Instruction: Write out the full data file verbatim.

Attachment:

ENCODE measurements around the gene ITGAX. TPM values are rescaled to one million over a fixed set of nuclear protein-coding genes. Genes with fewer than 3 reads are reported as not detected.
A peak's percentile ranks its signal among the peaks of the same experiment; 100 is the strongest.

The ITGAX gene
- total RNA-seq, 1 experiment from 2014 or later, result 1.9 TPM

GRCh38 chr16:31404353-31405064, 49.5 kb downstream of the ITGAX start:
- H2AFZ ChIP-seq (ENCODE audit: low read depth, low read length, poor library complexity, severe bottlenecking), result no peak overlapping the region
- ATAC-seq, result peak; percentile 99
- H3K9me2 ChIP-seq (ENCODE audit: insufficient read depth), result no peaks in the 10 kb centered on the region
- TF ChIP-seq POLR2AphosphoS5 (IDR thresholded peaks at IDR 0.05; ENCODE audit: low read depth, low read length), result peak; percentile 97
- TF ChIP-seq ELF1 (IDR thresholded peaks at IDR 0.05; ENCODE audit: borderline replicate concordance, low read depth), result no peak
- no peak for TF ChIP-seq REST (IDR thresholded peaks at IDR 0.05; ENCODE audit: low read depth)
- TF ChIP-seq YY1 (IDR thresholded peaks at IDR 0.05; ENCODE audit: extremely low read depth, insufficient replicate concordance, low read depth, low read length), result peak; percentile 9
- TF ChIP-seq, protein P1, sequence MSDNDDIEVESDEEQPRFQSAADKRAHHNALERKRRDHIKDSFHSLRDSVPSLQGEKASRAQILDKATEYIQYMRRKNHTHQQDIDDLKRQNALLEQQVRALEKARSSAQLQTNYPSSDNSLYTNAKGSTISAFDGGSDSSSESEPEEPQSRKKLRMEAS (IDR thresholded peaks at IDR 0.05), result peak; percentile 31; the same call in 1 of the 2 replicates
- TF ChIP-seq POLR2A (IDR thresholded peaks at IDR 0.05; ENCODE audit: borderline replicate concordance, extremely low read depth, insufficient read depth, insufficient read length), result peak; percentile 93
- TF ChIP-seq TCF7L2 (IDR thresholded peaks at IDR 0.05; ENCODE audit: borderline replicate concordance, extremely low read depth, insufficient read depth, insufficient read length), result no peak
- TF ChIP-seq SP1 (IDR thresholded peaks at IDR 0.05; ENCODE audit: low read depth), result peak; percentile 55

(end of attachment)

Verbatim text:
ENCODE measurements around the gene ITGAX. TPM values are rescaled to one million over a fixed set of nuclear protein-coding genes. Genes with fewer than 3 reads are reported as not detected.
A peak's percentile ranks its signal among the peaks of the same experiment; 100 is the strongest.

The ITGAX gene
- total RNA-seq, 1 experiment from 2014 or later, result 1.9 TPM

GRCh38 chr16:31404353-31405064, 49.5 kb downstream of the ITGAX start:
- H2AFZ ChIP-seq (ENCODE audit: low read depth, low read length, poor library complexity, severe bottlenecking), result no peak overlapping the region
- ATAC-seq, result peak; percentile 99
- H3K9me2 ChIP-seq (ENCODE audit: insufficient read depth), result no peaks in the 10 kb centered on the region
- TF ChIP-seq POLR2AphosphoS5 (IDR thresholded peaks at IDR 0.05; ENCODE audit: low read depth, low read length), result peak; percentile 97
- TF ChIP-seq ELF1 (IDR thresholded peaks at IDR 0.05; ENCODE audit: borderline replicate concordance, low read depth), result no peak
- no peak for TF ChIP-seq REST (IDR thresholded peaks at IDR 0.05; ENCODE audit: low read depth)
- TF ChIP-seq YY1 (IDR thresholded peaks at IDR 0.05; ENCODE audit: extremely low read depth, insufficient replicate concordance, low read depth, low read length), result peak; percentile 9
- TF ChIP-seq, protein P1, sequence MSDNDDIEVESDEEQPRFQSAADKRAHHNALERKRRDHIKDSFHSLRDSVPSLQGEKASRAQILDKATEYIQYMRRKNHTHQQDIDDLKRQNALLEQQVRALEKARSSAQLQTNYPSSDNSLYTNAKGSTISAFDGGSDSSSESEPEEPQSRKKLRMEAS (IDR thresholded peaks at IDR 0.05), result peak; percentile 31; the same call in 1 of the 2 replicates
- TF ChIP-seq POLR2A (IDR thresholded peaks at IDR 0.05; ENCODE audit: borderline replicate concordance, extremely low read depth, insufficient read depth, insufficient read length), result peak; percentile 93
- TF ChIP-seq TCF7L2 (IDR thresholded peaks at IDR 0.05; ENCODE audit: borderline replicate concordance, extremely low read depth, insufficient read depth, insufficient read length), result no peak
- TF ChIP-seq SP1 (IDR thresholded peaks at IDR 0.05; ENCODE audit: low read depth), result peak; percentile 55